I won’t tell you how many weeks ago our go-to gardening book said to test seeds. Ahem. That said, this is the very first year we have tested for germination, so we’re doing okay in my book.
This is a really fun experiment for kids to help with (or take lead on) and depending on how many seeds you have will take an hour or so to start. I think the best part, other than the vibrant red in the beet sprouts, was the wash of cucumber scent that was released as we checked on the cucumber seeds. It was seriously intense, and like a little burst of summer.
Don’t let those seed pods go to waste – use them for an art project or collection!
You can download the free printable photo tutorial and chart over in the shop, or at the bottom of this post.
Here’s how it works:
1. Set yourself up with seeds, sharpies, ziploc bags, paper towels, a tray, and water.
2. Fold a paper towel in half and dip it in the water, just leaving it long enough to get a couple blotches, as the water will soak into the rest of the towel in a few seconds.
3. Place ten seeds of one variety (or five if you don’t have many left) along the paper towel.
4. Fold the paper towel over, and then again, place it in the bag, and label with the seed name.
5. Repeat steps 1 to 4 for each seed. If you want to save bags, you can label a popsicle stick or other garden label and place it in the paper towel, allowing you to place multiple seed sets in each bag.
6. Set the finished test seeds in a warm, dark location for three days.
7. After three days, open up the paper towels and record your results. To add some math fun to our project, we recorded the number of seeds that had germinated out of ten, and then translated that into percentages. This will help us determine which seeds are viable enough to actually plant this year.
8. If you have a number of seeds that don’t germinate, you can put them back for another few days and check them again to see if they just needed a bit more time, of if they have called it quits. If there are one or more mouldy seeds, remove them, and put the remaining seeds on a new dampened paper towel.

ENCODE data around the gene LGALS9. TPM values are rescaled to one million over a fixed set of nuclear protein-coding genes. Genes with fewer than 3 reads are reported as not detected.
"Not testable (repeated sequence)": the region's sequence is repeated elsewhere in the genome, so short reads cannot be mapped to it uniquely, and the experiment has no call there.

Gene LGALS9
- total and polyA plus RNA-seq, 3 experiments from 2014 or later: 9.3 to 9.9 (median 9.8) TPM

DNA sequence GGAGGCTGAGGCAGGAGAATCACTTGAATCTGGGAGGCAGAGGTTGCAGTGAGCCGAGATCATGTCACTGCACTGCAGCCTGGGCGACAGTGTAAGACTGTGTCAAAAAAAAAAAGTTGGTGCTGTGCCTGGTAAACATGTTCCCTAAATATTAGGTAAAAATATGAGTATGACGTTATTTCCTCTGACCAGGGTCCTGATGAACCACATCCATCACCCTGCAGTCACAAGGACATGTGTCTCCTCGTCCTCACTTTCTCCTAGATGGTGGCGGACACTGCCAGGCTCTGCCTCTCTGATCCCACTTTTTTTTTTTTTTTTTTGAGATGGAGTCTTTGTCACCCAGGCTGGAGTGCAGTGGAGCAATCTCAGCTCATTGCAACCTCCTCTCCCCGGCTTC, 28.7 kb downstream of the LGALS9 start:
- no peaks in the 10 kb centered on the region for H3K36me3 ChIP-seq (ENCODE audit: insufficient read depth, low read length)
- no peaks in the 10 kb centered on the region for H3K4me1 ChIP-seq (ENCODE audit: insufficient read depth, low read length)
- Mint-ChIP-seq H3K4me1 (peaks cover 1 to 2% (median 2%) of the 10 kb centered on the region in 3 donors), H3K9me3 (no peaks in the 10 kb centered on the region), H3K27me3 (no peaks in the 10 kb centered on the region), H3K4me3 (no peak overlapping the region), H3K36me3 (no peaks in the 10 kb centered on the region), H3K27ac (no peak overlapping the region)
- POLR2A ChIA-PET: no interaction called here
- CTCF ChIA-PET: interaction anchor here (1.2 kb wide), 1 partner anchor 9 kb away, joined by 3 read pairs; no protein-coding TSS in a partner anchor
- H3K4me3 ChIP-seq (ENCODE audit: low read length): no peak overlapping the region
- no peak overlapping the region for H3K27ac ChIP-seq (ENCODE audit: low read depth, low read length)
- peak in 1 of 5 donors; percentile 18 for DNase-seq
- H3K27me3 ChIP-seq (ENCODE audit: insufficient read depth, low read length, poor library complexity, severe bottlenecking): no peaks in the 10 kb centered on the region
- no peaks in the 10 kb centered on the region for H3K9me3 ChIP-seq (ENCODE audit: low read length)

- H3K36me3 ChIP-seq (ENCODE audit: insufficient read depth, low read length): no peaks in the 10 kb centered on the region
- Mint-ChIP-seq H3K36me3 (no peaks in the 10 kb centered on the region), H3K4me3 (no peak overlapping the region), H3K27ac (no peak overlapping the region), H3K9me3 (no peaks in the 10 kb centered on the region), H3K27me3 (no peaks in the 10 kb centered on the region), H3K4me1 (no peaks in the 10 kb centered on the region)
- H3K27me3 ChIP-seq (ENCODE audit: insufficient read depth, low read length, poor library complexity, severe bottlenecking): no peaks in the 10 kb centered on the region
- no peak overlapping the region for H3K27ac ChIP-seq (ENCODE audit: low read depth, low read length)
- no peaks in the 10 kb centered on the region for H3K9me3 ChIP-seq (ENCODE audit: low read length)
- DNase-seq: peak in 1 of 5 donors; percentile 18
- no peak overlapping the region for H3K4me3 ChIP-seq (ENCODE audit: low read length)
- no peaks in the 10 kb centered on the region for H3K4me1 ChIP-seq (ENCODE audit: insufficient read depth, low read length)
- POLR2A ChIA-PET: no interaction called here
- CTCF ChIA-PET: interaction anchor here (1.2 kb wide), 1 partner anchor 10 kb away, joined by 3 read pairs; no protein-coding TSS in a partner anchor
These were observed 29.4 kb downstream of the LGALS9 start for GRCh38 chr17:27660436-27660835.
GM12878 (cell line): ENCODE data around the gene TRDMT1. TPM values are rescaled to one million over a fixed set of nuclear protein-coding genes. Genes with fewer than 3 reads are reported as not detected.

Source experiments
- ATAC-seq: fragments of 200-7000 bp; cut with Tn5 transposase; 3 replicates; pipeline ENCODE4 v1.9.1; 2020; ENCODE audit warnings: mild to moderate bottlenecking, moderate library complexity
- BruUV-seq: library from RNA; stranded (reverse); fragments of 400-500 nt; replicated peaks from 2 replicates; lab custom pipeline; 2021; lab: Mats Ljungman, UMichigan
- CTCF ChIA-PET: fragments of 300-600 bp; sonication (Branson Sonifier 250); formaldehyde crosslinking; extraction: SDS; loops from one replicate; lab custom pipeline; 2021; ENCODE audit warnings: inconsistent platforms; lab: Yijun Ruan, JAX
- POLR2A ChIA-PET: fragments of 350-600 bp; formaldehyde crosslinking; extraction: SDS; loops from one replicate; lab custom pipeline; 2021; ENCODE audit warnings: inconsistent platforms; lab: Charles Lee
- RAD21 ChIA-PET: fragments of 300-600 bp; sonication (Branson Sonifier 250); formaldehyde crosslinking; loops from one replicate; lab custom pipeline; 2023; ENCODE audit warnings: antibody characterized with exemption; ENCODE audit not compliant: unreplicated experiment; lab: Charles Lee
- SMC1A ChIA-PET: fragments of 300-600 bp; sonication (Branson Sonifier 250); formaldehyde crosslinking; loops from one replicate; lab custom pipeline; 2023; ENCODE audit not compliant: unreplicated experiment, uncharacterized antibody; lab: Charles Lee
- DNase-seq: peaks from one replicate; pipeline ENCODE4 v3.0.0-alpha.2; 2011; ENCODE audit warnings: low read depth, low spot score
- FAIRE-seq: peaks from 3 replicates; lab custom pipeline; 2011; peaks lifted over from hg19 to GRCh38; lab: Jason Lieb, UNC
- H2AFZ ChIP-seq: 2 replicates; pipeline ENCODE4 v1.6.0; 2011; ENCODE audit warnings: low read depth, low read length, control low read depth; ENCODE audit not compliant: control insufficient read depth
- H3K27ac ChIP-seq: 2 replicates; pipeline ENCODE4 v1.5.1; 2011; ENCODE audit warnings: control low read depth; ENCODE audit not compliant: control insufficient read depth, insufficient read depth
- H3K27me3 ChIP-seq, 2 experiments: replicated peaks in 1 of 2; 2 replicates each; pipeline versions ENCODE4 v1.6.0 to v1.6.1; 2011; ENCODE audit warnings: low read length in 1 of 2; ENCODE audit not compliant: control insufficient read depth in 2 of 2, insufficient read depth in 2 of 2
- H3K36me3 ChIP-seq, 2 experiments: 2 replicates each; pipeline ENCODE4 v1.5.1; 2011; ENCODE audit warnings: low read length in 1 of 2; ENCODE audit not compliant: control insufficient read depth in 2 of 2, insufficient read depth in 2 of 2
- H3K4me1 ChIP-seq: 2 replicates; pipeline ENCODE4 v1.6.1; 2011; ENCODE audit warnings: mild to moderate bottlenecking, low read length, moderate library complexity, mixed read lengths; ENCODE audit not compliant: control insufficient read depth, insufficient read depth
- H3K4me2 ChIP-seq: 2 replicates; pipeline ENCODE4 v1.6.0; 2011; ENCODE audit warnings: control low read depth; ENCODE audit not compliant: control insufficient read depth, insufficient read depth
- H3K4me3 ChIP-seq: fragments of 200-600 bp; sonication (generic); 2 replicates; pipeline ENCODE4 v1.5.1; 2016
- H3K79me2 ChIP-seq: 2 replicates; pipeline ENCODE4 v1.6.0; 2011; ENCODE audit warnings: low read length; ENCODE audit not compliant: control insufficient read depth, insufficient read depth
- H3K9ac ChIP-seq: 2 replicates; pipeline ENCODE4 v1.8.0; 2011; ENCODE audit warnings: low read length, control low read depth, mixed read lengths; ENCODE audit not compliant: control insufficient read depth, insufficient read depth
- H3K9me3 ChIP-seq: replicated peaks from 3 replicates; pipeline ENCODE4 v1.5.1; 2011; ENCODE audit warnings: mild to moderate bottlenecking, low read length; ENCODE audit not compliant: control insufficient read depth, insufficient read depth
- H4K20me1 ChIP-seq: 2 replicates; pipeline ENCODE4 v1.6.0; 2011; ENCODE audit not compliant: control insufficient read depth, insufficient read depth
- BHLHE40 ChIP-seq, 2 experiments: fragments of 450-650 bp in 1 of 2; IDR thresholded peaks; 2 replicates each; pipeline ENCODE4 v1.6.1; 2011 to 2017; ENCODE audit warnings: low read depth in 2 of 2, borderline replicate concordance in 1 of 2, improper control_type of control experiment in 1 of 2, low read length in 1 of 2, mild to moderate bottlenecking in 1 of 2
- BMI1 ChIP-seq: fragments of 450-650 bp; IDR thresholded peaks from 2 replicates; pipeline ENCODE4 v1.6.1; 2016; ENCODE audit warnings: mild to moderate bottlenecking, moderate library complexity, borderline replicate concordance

Interested in testing your own seeds? Download our free printable Germination Chart!
This post was featured at My Humble Kitchen, The Lunch Hour Gardener, Nourishing Joy, and Living Montessori Now.
This post was shared as a part of Thank Goodness It’s Monday, Montessori Monday, Fat Tuesday, Simple Lives Thursday, and Unprocessed Fridays.
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Great experiment, Kris! Thanks so much for linking up with Montessori Monday. I featured your germination chart as a Free Printable of the Day at the Living Montessori Now Facebook page and on Pinterest. 🙂
Thanks for sharing, Deb! I hope your readers enjoy the germination test with their little ones, either in the classroom or at home!
Love this – thanks for the printable! You rock, btw – I hardly ever get around to actually testing viability!
Thanks, Tessa! Trust me, for every small accomplishment like this one, there is one huge mess not being cleaned up! Thanks for stopping by – I love your post on homemade marshmallows – and agree wholeheartedly with your encouragement to say YES! to our children – and just make those marshmallows : )
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